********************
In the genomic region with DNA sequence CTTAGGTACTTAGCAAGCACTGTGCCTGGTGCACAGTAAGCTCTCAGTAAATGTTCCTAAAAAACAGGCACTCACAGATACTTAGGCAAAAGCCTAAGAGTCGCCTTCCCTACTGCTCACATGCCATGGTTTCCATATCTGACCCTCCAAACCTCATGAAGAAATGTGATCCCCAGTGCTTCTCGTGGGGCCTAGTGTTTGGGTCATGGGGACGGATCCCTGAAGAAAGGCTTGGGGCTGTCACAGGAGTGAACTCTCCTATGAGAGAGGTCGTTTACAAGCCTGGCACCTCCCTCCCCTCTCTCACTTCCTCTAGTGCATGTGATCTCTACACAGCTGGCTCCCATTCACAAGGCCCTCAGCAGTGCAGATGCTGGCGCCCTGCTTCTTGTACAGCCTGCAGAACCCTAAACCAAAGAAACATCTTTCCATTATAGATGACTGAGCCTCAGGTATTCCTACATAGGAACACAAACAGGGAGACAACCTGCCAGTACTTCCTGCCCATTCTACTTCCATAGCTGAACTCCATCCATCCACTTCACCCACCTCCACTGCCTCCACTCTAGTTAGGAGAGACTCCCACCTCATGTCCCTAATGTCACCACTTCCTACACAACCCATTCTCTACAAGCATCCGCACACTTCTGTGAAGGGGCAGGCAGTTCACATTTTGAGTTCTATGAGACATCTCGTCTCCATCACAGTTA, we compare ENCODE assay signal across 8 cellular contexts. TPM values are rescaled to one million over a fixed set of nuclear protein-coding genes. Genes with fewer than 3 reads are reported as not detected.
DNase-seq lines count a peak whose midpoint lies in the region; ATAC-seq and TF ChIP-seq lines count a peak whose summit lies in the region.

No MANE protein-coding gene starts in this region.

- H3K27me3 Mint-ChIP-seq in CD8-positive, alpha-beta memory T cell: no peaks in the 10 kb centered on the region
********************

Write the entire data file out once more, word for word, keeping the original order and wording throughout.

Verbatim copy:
In the genomic region with DNA sequence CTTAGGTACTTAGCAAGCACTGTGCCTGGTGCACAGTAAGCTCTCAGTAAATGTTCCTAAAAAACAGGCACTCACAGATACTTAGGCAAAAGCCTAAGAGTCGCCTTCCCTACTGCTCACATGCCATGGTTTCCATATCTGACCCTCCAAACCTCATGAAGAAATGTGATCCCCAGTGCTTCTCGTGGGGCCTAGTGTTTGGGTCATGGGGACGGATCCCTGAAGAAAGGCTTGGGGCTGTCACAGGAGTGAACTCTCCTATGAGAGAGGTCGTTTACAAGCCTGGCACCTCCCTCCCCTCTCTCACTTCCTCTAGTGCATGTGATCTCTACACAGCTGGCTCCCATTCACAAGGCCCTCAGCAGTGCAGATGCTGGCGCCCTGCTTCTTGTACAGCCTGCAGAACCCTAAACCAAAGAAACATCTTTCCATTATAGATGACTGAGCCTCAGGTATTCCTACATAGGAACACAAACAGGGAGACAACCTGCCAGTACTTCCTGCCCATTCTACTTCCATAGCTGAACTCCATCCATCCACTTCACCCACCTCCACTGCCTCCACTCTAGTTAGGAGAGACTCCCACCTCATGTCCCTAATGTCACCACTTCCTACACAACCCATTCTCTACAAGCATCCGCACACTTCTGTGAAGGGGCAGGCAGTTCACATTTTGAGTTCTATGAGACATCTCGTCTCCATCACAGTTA, we compare ENCODE assay signal across 8 cellular contexts. TPM values are rescaled to one million over a fixed set of nuclear protein-coding genes. Genes with fewer than 3 reads are reported as not detected.
DNase-seq lines count a peak whose midpoint lies in the region; ATAC-seq and TF ChIP-seq lines count a peak whose summit lies in the region.

No MANE protein-coding gene starts in this region.

- H3K27me3 Mint-ChIP-seq in CD8-positive, alpha-beta memory T cell: no peaks in the 10 kb centered on the region